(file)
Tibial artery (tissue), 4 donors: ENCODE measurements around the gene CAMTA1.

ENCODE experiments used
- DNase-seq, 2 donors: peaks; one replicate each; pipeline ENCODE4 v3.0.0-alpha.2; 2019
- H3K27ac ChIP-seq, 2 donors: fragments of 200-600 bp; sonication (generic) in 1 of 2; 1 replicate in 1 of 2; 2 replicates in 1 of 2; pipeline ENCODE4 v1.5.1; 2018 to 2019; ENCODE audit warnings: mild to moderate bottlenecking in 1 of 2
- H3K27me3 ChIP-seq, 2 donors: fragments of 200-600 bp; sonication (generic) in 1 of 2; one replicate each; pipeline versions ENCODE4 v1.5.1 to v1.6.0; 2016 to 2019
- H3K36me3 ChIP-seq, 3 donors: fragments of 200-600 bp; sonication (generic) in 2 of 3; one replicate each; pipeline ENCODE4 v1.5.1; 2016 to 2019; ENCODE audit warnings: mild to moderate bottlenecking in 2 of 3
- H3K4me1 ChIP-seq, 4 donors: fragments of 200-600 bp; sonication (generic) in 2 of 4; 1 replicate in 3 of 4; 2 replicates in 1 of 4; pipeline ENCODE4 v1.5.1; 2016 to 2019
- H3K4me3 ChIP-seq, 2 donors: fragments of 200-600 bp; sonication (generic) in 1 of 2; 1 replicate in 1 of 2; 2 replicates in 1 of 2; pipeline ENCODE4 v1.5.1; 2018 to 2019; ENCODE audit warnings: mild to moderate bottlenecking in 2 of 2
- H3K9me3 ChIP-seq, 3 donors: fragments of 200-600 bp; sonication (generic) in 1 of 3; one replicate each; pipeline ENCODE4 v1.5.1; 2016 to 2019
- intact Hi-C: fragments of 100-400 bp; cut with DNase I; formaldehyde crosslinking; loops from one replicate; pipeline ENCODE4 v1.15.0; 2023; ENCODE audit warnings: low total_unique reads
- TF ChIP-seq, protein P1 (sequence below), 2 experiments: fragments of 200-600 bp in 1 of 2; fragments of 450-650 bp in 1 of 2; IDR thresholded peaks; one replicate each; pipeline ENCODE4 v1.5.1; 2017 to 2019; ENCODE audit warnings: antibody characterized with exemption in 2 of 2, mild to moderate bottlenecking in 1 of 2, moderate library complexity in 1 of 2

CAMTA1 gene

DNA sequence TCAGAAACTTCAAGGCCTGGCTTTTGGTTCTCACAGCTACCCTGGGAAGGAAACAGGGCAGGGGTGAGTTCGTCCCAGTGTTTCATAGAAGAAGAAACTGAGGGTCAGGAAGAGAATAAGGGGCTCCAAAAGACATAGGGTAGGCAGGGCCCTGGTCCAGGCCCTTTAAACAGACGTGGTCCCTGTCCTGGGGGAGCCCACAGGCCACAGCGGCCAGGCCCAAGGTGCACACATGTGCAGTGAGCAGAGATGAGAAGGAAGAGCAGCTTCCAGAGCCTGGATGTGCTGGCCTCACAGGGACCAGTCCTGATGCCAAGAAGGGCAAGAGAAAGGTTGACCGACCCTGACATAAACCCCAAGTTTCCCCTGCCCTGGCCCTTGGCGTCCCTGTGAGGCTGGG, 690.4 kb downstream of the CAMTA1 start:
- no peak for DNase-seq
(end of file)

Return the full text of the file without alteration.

Tibial artery (tissue), 4 donors: ENCODE measurements around the gene CAMTA1.

ENCODE experiments used
- DNase-seq, 2 donors: peaks; one replicate each; pipeline ENCODE4 v3.0.0-alpha.2; 2019
- H3K27ac ChIP-seq, 2 donors: fragments of 200-600 bp; sonication (generic) in 1 of 2; 1 replicate in 1 of 2; 2 replicates in 1 of 2; pipeline ENCODE4 v1.5.1; 2018 to 2019; ENCODE audit warnings: mild to moderate bottlenecking in 1 of 2
- H3K27me3 ChIP-seq, 2 donors: fragments of 200-600 bp; sonication (generic) in 1 of 2; one replicate each; pipeline versions ENCODE4 v1.5.1 to v1.6.0; 2016 to 2019
- H3K36me3 ChIP-seq, 3 donors: fragments of 200-600 bp; sonication (generic) in 2 of 3; one replicate each; pipeline ENCODE4 v1.5.1; 2016 to 2019; ENCODE audit warnings: mild to moderate bottlenecking in 2 of 3
- H3K4me1 ChIP-seq, 4 donors: fragments of 200-600 bp; sonication (generic) in 2 of 4; 1 replicate in 3 of 4; 2 replicates in 1 of 4; pipeline ENCODE4 v1.5.1; 2016 to 2019
- H3K4me3 ChIP-seq, 2 donors: fragments of 200-600 bp; sonication (generic) in 1 of 2; 1 replicate in 1 of 2; 2 replicates in 1 of 2; pipeline ENCODE4 v1.5.1; 2018 to 2019; ENCODE audit warnings: mild to moderate bottlenecking in 2 of 2
- H3K9me3 ChIP-seq, 3 donors: fragments of 200-600 bp; sonication (generic) in 1 of 3; one replicate each; pipeline ENCODE4 v1.5.1; 2016 to 2019
- intact Hi-C: fragments of 100-400 bp; cut with DNase I; formaldehyde crosslinking; loops from one replicate; pipeline ENCODE4 v1.15.0; 2023; ENCODE audit warnings: low total_unique reads
- TF ChIP-seq, protein P1 (sequence below), 2 experiments: fragments of 200-600 bp in 1 of 2; fragments of 450-650 bp in 1 of 2; IDR thresholded peaks; one replicate each; pipeline ENCODE4 v1.5.1; 2017 to 2019; ENCODE audit warnings: antibody characterized with exemption in 2 of 2, mild to moderate bottlenecking in 1 of 2, moderate library complexity in 1 of 2

CAMTA1 gene

DNA sequence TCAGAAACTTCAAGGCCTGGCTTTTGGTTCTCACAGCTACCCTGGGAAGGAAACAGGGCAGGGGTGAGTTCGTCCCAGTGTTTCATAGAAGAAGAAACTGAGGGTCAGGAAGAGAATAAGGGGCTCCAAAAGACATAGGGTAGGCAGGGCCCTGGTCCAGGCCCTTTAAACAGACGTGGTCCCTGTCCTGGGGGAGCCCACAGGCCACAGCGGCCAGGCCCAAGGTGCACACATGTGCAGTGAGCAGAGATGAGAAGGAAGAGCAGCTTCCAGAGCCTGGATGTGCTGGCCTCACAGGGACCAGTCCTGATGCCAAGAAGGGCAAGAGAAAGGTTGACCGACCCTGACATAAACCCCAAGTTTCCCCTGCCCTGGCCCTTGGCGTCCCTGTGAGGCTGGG, 690.4 kb downstream of the CAMTA1 start:
- no peak for DNase-seq